The halfway point of historic Route 66 is in the Texas town of Adrian. There, a sign proclaims, “Los Angeles, 1,139 miles,” beside the left tip of a double-pointed arrow. Near the right-pointing tip of the arrow it reads, “Chicago, 1,139 miles.” That makes Texas the right place to begin this second part of our survey of roadside attractions along the famed, fractured highway.
Immortalized in the title of a song by Bruce Springsteen, the Cadillac Ranch, located in Amarillo, is the perfect stop for lovers of cars and outrageous modern art. Those things go hand-in-hand, right? Like an evolution chart in three dimensions, its main feature evokes the “evolution” of the Cadillac via a row of ten successive models of the luxury sedan, buried nose-first into the desert. The evolution ends in 1974, however, when the work was completed by artist Stanley March 3 and members of the Ant Farm art collective.
Visitors to the ranch are encouraged to add to the artwork by paining and otherwise marking slogans and drawings on the permanently nosediving vehicles.
Some critics have called it an eyesore with little artistic merit, to which March replied:
“Art is a legalized form of insanity, and I do it very well.”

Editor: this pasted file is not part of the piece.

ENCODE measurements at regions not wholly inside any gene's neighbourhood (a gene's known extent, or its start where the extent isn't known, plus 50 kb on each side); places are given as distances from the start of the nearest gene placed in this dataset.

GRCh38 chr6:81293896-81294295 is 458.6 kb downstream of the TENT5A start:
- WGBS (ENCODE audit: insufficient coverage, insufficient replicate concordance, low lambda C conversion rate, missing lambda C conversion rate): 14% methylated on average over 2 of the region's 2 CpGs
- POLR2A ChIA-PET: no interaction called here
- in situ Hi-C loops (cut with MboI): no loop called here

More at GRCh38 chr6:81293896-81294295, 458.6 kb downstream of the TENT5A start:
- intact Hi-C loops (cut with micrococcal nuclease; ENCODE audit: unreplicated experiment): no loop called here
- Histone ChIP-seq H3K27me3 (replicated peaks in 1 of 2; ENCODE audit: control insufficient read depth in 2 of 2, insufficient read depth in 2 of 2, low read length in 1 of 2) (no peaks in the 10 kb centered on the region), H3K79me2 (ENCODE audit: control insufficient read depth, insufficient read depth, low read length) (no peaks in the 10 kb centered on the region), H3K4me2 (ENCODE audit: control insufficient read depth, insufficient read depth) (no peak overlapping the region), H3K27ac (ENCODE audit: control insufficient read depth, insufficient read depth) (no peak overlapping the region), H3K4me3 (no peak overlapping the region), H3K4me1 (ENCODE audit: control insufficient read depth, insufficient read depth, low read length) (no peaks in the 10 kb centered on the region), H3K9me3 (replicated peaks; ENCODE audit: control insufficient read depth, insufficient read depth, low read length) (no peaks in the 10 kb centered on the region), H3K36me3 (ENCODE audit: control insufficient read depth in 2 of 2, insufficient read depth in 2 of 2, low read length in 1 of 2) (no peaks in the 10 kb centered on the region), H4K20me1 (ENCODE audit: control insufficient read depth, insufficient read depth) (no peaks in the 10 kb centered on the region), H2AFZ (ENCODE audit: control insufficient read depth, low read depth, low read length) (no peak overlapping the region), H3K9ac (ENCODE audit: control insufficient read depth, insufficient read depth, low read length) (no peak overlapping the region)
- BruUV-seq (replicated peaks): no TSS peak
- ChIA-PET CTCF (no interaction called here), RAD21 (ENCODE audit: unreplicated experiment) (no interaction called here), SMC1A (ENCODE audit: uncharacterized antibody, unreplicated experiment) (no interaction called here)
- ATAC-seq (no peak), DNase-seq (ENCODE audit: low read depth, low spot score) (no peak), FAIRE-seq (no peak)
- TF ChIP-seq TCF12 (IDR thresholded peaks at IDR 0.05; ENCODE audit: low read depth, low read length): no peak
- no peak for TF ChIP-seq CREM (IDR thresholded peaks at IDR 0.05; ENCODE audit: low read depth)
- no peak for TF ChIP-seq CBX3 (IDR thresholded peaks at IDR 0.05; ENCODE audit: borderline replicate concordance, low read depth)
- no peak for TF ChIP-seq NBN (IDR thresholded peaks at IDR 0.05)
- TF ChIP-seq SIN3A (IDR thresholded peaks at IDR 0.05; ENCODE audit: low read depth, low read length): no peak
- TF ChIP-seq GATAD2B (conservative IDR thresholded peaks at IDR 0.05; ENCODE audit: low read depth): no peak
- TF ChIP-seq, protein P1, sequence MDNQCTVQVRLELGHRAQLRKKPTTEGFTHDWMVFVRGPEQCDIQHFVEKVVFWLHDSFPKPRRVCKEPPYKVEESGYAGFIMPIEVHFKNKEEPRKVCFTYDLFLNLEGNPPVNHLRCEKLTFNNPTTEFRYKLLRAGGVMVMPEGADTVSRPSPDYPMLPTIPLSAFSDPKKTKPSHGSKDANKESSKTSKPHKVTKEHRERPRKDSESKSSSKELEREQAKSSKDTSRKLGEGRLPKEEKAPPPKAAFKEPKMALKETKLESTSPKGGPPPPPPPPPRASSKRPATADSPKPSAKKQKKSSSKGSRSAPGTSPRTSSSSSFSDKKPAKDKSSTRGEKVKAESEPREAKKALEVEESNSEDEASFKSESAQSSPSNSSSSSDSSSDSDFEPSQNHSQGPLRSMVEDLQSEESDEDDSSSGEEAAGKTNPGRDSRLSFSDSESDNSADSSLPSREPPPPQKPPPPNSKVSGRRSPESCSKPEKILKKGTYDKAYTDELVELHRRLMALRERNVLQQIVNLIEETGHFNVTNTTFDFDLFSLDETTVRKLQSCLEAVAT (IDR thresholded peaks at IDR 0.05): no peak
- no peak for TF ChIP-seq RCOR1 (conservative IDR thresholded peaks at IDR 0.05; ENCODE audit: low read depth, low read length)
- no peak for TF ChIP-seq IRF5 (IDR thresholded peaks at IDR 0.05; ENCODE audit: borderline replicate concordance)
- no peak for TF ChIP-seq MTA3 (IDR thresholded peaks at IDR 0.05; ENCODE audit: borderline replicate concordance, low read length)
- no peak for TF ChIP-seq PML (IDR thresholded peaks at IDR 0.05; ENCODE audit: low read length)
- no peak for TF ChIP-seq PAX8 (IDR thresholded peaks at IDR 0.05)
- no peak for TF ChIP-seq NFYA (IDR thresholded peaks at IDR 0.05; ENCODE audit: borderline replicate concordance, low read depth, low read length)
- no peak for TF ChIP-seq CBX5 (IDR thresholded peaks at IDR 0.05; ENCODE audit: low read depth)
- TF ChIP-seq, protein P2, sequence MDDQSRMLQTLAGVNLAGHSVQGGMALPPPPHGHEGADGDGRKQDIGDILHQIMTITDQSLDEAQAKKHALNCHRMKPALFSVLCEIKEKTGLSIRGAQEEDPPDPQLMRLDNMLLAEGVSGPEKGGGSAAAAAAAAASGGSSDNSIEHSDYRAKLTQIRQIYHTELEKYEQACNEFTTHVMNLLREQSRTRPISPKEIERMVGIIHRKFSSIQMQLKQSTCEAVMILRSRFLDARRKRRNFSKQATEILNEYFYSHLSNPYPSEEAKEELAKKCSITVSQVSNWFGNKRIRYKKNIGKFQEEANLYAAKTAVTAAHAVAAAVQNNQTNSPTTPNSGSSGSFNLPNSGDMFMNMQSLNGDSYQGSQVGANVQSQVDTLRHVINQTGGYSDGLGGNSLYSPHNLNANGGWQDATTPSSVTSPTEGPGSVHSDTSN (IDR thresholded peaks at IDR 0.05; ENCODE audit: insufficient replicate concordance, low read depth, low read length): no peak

Another car-related attraction is the Phillips 66 station in McLean. Built in 1928, it is one the first two gas stations
built by America’s original gasoline company. The quaint structure was refurbished in the 1990s by the Old Route 66 Association of Texas.
Just a little northeast of Valentine you will find something really startling. Prada Marfa appears to be a small Prada shop in the middle of the desert. Completed in 2005, the structure is actually a “pop architectural land art project,” according to its artists, Elmgreen and Dragset. It cost $80,000 to build, with no resale value. The work is intended to be left unrepaired, allowing it to deteriorate, eventually into the landscape.
The Georgia O’Keeffe Museum in Santa Fe celebrates the works and life of the American artist who capture the beauty of the American Southwest in her iconic works. The late artist once said the New Mexican landscape represented “the wideness and wonder of the world as I live in it.”
On of the most breathtaking examples of Native American architecture and culture, the “Sky City” of the Acoma Pueblo sits high above the desert on a 360-foot mesa, 60 miles west of Albuquerque. The city of 300 or so structures is still occupied today by about 30 people, according to Wikipedia. Mostly, however, it exists now an inspiring tourist stop.
Time for another lunch break. Where better than at the Road Kill Cafe and Steakhouse in Seligman? Menu items include Flat Cat, Smear of Deer, German Shepherd Pie, Rigor Mortis Tortoise and Rack of Raccoon. Bon appetit!
The final stop before heading into California, with its more mainstream tourist stops, is Meteor Crater, just outside of Flagstaff. As big holes in the ground go, this one, made by a meteor falling to Earth about 50 million years ago, is pretty spectacular. It is a mile across, 2.4 miles around, and more than 550 feet deep.
These are only a few of the bizarre, interesting and inspiring roadside attractions to be encountered on a Route 66 road trip. Try its sometime. It is a unique journey that you will never forget.